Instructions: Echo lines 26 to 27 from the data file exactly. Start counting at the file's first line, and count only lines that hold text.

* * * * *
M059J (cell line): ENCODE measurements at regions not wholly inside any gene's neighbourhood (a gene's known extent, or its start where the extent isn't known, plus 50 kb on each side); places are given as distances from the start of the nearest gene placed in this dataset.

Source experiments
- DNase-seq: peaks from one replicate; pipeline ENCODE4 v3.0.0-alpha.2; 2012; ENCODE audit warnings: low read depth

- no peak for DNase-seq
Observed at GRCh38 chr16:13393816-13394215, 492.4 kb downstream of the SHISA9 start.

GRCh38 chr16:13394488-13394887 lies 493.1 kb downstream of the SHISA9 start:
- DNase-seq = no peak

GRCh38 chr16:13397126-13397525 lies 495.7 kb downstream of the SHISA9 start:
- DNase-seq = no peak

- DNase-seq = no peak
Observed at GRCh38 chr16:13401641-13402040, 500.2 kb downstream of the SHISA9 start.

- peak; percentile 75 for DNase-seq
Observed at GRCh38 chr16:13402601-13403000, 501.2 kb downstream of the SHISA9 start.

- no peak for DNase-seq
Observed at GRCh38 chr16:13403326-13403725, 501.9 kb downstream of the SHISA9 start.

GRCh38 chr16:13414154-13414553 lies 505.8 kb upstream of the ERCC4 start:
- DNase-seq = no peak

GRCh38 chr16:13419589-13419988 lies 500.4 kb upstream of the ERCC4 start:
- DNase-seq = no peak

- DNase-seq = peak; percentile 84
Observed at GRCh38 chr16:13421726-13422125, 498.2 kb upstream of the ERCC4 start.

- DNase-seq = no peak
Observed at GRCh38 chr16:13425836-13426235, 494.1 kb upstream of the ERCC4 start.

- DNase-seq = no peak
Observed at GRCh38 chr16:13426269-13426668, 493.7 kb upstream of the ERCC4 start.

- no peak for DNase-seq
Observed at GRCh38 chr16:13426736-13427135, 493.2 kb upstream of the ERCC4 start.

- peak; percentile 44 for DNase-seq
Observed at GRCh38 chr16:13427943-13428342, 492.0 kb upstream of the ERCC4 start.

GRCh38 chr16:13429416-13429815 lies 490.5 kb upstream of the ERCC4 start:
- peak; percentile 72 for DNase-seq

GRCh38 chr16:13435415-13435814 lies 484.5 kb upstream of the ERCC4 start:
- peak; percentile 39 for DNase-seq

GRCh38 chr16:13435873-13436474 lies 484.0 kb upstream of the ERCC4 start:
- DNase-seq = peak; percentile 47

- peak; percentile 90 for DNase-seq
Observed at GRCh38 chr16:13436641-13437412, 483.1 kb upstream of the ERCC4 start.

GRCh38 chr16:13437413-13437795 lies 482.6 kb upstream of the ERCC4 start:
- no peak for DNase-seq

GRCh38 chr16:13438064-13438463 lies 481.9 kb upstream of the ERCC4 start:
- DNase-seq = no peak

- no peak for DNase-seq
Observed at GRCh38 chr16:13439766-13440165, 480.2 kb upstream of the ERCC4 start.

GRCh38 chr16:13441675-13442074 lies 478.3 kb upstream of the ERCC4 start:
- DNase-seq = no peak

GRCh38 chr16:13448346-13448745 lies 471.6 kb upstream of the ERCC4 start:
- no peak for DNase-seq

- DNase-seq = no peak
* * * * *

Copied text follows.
- no peak for DNase-seq
Observed at GRCh38 chr16:13426736-13427135, 493.2 kb upstream of the ERCC4 start.